I love westerns, grew up with them on television and in the movies. Grew up with Buster Crabbe, too. He portrayed Flash Gordon and Buck Rogers, in those serials that inspired Indiana Jones and breathtaking cinema. So...here you go, pardner.
In the 1960s, you listened to music either on vinyl or radio. Or, of course, you could see a movie about hipsters twisting to the groove. If you remember Thom McAn, Arthur Murray dance studios, and Chubby Checker, I've got a pressbook for you. Here's the comic reader version to twist to: Download Twist Around the Clock Pressbook.
Sure, that's right, the women don't count. Just the boys and their flying machines. This movie only recreates the Edwardian Age for Magnificent Men, and we all know women weren't magnificent or funny in the Edwardian Age, right? Yes, movies have come a long way indeed. But still fun once you get past the 1960s male-centric nature of it.
Cowboy movies may be poised for a comeback. Saddle up with Tom Tyler in Mystery Range to prepare yourself. Here's the comic book reader version to slip into your digital saddlebag: Download Tom Tyler Pressbook, before you hit the trail.
An exciting pressbook for an action adventure movie, the poster art for Sands of the Kalahari is vibrant and filled with drama and menace. And just look at that ballyhoo for the movie theater! Here's the comic reader version: Download Sands of Kalahari Pressbook
Here's the British pressbook for the Lost City of Gold (1958) with the Lone Ranger. Mind you, this is the real deal, not the buffoonish misfire starring Johnny Depp and Armie Hammer. Here's the comic book reader version for you hombres and hombrettes: Download Lone Ranger British Pressbook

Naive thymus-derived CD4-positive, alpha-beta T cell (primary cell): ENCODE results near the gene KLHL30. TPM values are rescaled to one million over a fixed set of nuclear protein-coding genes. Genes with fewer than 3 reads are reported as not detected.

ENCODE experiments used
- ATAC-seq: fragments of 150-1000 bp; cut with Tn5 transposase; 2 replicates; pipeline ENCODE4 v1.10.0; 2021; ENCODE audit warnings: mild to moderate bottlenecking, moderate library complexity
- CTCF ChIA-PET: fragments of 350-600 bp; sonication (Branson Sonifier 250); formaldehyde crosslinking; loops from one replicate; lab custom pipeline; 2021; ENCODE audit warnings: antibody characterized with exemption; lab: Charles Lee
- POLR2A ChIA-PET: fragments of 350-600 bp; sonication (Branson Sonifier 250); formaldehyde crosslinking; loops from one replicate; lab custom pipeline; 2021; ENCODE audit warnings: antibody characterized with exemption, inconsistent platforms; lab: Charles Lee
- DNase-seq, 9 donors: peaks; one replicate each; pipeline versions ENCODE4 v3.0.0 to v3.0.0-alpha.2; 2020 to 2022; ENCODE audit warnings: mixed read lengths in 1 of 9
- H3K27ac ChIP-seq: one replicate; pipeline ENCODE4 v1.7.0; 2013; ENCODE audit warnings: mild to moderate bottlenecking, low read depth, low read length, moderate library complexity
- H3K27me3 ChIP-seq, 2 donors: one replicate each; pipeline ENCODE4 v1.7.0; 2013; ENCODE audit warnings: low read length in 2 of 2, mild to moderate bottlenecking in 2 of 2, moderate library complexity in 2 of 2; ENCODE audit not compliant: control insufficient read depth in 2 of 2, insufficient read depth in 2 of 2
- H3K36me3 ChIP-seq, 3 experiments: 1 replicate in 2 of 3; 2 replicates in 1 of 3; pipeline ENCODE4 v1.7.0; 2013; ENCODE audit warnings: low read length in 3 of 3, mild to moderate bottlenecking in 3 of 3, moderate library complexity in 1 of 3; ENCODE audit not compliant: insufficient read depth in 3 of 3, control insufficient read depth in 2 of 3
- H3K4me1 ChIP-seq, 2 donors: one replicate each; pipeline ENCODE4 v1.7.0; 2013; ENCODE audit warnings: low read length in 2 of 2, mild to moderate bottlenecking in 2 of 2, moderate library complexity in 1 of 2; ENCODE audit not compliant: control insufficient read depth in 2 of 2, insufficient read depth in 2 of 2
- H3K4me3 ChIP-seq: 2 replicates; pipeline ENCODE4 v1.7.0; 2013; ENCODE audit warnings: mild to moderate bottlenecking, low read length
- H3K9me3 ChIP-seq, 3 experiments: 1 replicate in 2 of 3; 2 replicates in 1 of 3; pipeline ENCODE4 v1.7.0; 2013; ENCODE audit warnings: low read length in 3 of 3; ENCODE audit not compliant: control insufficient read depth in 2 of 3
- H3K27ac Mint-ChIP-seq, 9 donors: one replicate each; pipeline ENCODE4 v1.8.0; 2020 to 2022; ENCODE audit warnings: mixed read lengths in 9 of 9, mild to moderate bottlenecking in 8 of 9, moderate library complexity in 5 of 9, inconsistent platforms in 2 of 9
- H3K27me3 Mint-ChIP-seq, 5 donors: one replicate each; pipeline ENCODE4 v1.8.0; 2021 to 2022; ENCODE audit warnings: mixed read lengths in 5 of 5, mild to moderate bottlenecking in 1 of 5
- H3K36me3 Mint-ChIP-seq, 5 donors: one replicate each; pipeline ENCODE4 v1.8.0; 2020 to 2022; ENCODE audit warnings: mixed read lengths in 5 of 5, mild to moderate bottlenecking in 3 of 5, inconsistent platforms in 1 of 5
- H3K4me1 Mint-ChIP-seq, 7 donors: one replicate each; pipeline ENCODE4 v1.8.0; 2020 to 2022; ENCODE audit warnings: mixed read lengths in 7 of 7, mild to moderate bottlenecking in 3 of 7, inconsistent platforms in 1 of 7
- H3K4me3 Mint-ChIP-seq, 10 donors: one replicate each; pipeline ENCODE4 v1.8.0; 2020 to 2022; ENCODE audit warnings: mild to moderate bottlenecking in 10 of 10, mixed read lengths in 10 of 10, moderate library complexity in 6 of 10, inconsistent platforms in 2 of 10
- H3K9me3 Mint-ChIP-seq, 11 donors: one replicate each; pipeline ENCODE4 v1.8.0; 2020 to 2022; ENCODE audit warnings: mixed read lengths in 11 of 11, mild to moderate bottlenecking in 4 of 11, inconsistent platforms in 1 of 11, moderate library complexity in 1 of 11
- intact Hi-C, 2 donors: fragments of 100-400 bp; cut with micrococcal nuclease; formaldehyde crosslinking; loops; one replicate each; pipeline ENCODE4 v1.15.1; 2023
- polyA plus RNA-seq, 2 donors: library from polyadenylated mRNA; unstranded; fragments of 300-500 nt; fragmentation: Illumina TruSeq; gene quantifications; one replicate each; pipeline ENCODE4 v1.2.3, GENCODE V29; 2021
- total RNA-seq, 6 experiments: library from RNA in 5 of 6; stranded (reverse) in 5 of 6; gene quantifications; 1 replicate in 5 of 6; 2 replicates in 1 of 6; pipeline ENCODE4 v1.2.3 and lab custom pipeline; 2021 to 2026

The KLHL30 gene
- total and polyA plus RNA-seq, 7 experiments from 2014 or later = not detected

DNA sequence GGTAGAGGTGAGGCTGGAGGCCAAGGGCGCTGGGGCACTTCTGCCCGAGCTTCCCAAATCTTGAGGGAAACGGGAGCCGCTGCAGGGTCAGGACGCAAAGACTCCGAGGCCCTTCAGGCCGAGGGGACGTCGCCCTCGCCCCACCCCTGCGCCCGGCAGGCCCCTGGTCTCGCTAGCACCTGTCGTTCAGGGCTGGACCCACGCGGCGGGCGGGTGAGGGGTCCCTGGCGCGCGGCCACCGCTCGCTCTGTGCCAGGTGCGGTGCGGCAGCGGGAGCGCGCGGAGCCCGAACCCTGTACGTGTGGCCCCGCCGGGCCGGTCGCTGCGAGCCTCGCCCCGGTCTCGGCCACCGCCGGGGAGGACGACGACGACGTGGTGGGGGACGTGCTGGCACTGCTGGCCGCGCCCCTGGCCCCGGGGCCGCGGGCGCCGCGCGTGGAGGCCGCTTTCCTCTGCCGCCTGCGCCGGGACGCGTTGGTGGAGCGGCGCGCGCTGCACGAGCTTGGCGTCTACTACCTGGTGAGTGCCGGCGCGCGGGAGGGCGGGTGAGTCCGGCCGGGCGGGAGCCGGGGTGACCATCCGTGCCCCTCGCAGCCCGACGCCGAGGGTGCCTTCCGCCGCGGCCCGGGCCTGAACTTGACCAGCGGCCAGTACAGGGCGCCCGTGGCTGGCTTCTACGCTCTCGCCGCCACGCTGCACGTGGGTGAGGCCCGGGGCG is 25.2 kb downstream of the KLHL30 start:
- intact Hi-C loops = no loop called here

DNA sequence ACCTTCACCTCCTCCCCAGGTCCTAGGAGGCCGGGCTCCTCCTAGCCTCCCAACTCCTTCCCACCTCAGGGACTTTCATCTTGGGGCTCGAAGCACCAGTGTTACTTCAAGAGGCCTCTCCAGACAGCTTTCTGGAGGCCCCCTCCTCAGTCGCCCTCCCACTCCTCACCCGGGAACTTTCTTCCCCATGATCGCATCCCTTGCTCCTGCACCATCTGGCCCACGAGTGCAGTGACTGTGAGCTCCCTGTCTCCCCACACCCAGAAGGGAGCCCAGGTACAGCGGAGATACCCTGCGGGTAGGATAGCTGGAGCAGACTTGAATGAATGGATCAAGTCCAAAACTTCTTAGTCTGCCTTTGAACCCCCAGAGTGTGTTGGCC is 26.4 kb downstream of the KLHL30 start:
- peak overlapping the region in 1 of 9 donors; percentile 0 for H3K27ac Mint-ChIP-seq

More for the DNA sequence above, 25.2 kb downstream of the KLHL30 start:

Private eye Peter Gunn was one of my favorite characters on television in the 1960s. Even as young as I was I loved that opening theme music. It's a wonder I didn't become a PI. And I shouldn't forget Honey West. She was a favorite, too, though I think I was in love with the AC Cobra she drove and all the high tech gadgets she used more than anything else. Here's the movie herald from 1967's color caper, Gunn.
Non-English pressbooks usually aren't very large or filled with pages like the American pressbooks, but they still pack a neat promotional wallop in a small package. Here's the French pressbook for the film noir, Conflict (1945).
One of Vincent Price's less than stellar efforts. From Wikipedia:
Filming began in November 1966. Knowing that local censors would prohibit filming, Towers gave them a copy of Abe Lincoln in Illinois and hired an actor to walk around the set dressed like Abraham Lincoln in case the censors dropped by.
According to Price in a 1984 interview, he had been signed on to the project without full knowledge of what the film would be about. After his scenes were shot, "Martha Hyer and I were led off...so we went to visit on the set and we found that they were remaking all of the scenes we'd been in, but a pornographic version of it." He added, "I never got to see it."
Remember when we went to the theater to be mystified by foreign cultures and different life-styles, way back when? Now we're just mortified. Mostly. What drew me to this 11 x 17 inches, 8 page, pressbook, was the cover. Very eye-catching, very colorful with its red and black inks.
There was a hypnosis craze? Anyway, this 11x17 inches pressbook for Nightmare is well done. Good illustrations and color choices make it pop. Hypnosis would figure prominently in other mysteries that followed later, including episodes of television's Columbo and The Avengers.
I dare you to keep a straight face after reading "Set of 30 alluring, patron pulling 8x10 stills featuring Girls, Girls, Girls." Sure, I might burn in hell for posting pressbooks like this, but I know I'll have a lot of company ;)
The late 1950s to early 1960s had a certain style of scripting and visual direction for female leads, which often promoted through tight, and skimpy, clothing with slip on shoes. Guys held the guns, of course, and seemed to always roll up their sleeves and slick back their hair. Lex Barker made a wonderful Tarzan, by the way.